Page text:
Though it compelled garment manufacturers across India to shut their factories, the COVID-19 pandemic also offered them a life vest in the form of cotton masks. Masks have become a necessary tool of survival in these catastrophic times, many apparel brands, from luxury to affordable; have diverted their production to creating these beautiful masks.
While ethnicwear brands like Fabindia and Tjori are focusing on masks with block prints and weaves women’s wear brand Fablestreet has incorporated subtle prints and colors in its masks. Designer brands like Anita Dongre, Nitya Bajaj, Santosh and Sivan are adding their individual touch to masks.
A mix of business and social welfare
Emerging almost as a form of self-expression, masks have now become a crossover between a business opportunity and using one’s brand equity for social good. Countless Indian brands have forayed into the mask-making domain over the last few months. Designer Masaba Gupta started making cotton masks in April with the twin aim of keeping her business going and also donating these to people in need. Today, her brand sells masks priced Rs 250 onwards. Some of these masks also have a gold foil and cost Rs 750 per mask.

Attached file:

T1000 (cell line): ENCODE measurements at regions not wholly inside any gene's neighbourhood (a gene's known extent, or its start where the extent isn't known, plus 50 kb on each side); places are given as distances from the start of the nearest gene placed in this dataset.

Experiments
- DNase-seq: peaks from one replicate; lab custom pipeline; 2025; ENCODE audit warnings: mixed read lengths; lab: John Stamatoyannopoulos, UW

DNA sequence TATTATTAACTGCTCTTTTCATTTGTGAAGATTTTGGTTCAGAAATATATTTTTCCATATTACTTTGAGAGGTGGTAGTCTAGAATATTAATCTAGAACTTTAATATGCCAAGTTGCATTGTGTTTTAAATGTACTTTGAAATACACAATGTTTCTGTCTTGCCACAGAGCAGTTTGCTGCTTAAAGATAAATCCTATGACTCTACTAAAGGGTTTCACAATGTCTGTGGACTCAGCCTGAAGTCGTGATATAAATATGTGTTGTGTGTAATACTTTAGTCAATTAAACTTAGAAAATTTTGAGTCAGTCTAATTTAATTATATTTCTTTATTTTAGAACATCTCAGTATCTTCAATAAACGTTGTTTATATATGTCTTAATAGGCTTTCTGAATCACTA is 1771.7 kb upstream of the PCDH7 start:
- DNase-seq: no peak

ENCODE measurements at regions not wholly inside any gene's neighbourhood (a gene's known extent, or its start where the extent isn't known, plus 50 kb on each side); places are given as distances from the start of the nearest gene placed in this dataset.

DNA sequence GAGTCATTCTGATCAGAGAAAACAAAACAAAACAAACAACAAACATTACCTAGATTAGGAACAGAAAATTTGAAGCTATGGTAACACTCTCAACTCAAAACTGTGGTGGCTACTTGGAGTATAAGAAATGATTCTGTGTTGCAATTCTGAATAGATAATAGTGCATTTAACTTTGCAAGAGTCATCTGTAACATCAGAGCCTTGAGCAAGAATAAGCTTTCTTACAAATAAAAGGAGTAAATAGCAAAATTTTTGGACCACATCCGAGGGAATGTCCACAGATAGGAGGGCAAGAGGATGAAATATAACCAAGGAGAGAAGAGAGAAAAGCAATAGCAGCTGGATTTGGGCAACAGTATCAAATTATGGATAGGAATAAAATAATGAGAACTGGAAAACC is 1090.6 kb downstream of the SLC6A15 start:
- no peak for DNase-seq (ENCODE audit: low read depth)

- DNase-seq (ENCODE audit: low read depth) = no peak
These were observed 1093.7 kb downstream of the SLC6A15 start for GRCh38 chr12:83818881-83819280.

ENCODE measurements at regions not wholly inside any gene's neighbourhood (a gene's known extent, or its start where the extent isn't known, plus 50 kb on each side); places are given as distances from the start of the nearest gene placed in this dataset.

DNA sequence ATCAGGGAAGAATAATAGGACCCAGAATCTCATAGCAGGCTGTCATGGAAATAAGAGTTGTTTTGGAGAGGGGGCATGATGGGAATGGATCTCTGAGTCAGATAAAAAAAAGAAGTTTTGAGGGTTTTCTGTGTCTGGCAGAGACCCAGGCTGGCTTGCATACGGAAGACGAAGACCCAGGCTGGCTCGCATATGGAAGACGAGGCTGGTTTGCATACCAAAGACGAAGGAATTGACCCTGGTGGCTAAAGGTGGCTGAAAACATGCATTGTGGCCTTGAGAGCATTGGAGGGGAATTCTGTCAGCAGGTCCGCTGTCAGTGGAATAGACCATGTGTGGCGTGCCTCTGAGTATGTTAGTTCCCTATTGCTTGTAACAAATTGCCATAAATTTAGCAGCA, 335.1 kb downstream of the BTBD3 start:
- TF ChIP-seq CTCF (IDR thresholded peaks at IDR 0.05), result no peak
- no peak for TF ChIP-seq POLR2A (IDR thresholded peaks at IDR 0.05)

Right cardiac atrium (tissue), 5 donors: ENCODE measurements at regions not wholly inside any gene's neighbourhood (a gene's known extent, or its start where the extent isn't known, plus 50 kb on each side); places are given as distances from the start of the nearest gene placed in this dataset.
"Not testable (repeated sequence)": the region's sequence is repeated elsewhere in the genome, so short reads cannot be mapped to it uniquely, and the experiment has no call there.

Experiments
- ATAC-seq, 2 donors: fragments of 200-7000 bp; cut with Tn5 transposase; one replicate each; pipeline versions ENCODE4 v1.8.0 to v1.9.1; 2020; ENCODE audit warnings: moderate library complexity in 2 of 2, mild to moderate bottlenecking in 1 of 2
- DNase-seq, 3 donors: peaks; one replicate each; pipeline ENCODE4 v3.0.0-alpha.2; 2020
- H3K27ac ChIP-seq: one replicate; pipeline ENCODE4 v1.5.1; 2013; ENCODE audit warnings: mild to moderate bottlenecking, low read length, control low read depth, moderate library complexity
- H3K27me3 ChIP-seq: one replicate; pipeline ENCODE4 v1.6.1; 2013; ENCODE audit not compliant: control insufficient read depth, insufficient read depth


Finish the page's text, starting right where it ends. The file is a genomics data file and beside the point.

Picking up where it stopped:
Designer Payal Singhal too started her mask making journey with limited editions, for a niche audience primarily to spread awareness on social media. These masks were part of a campaign where Bollywood celebrities and influencers shared photos of themselves wearing Singhal’s masks. Her brand Fablestreet initially made masks from old scraps of clothes. It is now creates different variants of these masks sold in a pack of 10.
Factors driving the popularity of cotton masks in India
One of the main reasons for the popularity of cotton masks in India is that they are reusable. They can be washed and sun-dried after every use. The masks made by sportswear brand Puma also take into account the additional sweat released after a workout. Designed with anti-odor finish, these masks have moisture-wicking properties that help in pulling sweat and moisture away from skin, says the brand’s general manager for India and Southeast Asia, Abhishek Ganguly.
The other reason is their aesthetic value. As India begins to adapt to the new normal, these masks are likely to further evolve in their design and quality according to the needs of consumers. Some brands hope these masks become an add-on element to their apparel collection in future; while others expect demand to fizzle out gradually. Whatever may be the case, as of now, masks have become an integral part of the Indian fashion industry.